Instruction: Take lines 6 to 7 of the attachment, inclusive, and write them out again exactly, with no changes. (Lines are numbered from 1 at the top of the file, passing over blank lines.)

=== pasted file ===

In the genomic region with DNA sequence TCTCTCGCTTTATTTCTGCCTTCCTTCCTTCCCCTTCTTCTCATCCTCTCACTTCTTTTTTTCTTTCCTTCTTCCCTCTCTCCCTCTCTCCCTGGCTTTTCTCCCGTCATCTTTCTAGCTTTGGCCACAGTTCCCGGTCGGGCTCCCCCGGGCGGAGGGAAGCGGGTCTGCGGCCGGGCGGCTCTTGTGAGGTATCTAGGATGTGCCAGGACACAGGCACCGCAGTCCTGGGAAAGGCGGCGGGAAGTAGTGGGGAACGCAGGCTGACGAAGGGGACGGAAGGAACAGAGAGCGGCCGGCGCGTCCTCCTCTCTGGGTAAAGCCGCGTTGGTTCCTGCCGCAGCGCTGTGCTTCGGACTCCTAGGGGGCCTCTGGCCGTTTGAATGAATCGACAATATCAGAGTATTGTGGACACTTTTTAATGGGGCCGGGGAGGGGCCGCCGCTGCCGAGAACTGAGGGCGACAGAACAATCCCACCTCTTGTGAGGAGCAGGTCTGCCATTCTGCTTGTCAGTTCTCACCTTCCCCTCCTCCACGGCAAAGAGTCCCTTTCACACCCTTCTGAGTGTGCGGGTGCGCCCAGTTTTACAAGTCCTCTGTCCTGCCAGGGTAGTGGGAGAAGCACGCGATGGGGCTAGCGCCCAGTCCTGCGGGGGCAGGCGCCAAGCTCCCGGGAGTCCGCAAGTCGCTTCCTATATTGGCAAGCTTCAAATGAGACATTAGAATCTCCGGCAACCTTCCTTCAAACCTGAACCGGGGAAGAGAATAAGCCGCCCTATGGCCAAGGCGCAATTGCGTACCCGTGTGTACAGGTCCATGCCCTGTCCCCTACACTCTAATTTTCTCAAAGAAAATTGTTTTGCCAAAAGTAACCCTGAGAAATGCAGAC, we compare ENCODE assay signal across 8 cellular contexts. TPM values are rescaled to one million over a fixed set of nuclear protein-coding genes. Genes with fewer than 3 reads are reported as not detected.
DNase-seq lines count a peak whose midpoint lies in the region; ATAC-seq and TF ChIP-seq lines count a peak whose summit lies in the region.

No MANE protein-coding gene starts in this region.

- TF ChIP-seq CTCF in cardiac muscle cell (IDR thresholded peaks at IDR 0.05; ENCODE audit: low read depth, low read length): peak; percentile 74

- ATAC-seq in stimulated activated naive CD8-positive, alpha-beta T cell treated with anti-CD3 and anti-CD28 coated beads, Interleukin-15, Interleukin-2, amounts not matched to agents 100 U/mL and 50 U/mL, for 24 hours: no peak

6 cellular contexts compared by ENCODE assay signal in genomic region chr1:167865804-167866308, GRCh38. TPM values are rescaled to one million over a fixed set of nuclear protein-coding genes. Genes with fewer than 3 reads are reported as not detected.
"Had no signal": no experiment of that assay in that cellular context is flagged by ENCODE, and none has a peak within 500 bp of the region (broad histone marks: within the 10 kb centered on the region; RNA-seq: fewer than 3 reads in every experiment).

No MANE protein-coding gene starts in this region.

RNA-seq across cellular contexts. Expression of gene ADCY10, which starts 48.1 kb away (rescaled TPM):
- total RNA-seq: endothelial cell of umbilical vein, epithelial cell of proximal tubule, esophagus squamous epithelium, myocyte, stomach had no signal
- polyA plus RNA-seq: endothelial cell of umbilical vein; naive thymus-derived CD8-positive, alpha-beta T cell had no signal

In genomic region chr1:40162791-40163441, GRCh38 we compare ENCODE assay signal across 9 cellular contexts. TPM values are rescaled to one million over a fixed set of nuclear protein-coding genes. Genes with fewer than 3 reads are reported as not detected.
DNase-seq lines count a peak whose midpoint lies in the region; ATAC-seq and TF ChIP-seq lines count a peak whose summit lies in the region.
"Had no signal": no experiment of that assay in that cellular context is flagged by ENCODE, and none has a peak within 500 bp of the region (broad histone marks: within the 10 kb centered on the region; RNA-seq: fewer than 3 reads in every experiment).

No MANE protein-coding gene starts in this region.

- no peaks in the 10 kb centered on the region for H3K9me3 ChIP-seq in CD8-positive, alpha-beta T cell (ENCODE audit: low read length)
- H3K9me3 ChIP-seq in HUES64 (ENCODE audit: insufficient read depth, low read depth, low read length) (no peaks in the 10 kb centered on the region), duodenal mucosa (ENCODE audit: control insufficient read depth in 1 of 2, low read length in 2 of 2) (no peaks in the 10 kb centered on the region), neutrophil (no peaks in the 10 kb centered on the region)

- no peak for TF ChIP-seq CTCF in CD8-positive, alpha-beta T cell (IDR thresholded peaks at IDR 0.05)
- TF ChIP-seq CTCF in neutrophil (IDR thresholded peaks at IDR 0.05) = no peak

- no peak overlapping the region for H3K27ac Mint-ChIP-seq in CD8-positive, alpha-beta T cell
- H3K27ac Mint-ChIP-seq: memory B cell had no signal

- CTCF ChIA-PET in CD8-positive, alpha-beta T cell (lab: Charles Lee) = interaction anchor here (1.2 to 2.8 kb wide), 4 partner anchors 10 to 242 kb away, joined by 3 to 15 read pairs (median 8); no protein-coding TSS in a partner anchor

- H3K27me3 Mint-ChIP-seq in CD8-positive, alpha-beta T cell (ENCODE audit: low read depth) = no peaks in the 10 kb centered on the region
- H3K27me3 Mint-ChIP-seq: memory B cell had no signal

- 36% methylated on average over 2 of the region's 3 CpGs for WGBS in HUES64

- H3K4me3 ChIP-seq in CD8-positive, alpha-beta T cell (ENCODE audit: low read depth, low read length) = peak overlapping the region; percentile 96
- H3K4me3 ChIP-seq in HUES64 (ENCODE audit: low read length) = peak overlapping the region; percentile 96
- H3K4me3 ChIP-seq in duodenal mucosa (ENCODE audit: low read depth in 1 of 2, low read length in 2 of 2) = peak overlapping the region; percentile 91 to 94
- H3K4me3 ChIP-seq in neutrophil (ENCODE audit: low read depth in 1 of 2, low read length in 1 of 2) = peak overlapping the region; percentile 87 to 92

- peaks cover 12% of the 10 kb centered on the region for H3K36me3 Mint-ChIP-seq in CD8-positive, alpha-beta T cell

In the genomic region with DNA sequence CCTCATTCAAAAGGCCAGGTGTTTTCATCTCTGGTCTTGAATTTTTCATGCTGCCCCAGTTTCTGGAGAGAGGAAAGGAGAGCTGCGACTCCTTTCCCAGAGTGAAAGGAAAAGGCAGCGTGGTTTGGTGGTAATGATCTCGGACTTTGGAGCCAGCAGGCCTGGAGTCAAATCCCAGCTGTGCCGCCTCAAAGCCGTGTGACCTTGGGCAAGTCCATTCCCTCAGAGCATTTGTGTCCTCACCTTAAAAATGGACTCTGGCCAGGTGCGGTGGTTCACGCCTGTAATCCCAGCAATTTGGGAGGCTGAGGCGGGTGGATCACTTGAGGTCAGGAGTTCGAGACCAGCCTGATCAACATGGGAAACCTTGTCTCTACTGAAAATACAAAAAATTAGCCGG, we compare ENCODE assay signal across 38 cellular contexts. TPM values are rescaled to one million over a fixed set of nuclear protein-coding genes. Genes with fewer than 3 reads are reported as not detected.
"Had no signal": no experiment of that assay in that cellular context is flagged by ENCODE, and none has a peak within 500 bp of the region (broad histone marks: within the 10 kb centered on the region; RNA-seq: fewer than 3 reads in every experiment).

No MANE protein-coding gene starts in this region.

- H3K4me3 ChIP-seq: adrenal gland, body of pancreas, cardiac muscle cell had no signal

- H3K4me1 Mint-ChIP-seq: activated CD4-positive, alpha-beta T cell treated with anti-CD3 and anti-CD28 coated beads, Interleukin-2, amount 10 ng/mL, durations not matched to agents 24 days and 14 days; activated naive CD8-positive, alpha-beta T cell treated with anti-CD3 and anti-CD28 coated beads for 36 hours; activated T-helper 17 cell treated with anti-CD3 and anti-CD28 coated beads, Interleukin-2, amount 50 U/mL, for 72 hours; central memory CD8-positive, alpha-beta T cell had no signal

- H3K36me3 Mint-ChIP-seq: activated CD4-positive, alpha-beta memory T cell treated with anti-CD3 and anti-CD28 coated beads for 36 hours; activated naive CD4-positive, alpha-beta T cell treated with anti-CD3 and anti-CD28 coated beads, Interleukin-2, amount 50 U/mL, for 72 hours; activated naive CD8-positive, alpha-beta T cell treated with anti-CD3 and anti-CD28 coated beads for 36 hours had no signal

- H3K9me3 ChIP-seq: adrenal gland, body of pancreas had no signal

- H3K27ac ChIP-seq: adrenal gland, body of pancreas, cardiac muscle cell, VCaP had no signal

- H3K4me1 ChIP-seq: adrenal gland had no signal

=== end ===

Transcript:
6 cellular contexts compared by ENCODE assay signal in genomic region chr1:167865804-167866308, GRCh38. TPM values are rescaled to one million over a fixed set of nuclear protein-coding genes. Genes with fewer than 3 reads are reported as not detected.
"Had no signal": no experiment of that assay in that cellular context is flagged by ENCODE, and none has a peak within 500 bp of the region (broad histone marks: within the 10 kb centered on the region; RNA-seq: fewer than 3 reads in every experiment).